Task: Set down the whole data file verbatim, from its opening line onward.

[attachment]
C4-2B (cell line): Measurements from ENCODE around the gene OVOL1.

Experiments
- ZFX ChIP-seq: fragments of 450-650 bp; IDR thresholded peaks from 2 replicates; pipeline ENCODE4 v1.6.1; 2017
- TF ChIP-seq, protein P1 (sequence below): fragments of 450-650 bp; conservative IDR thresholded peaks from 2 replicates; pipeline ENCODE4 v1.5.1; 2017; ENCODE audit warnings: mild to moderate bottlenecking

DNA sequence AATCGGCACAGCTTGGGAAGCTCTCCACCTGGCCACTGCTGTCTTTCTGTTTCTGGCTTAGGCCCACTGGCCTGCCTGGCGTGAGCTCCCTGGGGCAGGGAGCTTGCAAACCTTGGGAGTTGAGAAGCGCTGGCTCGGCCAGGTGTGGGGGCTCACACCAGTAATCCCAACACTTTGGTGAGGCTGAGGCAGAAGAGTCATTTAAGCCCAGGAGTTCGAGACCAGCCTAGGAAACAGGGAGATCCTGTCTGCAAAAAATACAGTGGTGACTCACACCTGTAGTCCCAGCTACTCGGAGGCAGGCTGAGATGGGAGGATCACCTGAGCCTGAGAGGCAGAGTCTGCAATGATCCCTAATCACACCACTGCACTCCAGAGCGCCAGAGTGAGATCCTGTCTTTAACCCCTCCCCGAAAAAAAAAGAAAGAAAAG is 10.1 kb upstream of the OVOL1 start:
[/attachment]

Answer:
C4-2B (cell line): Measurements from ENCODE around the gene OVOL1.

Experiments
- ZFX ChIP-seq: fragments of 450-650 bp; IDR thresholded peaks from 2 replicates; pipeline ENCODE4 v1.6.1; 2017
- TF ChIP-seq, protein P1 (sequence below): fragments of 450-650 bp; conservative IDR thresholded peaks from 2 replicates; pipeline ENCODE4 v1.5.1; 2017; ENCODE audit warnings: mild to moderate bottlenecking

DNA sequence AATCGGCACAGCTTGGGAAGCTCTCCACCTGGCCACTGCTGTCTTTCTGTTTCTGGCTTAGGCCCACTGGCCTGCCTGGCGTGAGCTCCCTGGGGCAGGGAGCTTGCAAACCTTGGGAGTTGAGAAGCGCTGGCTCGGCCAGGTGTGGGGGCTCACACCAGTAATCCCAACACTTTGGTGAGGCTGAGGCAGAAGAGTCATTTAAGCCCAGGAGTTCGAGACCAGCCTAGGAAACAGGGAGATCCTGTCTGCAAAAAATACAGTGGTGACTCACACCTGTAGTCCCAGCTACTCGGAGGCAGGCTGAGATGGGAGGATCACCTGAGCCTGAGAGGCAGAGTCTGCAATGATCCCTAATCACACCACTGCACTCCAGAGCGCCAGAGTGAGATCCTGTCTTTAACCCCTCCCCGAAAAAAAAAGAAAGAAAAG is 10.1 kb upstream of the OVOL1 start: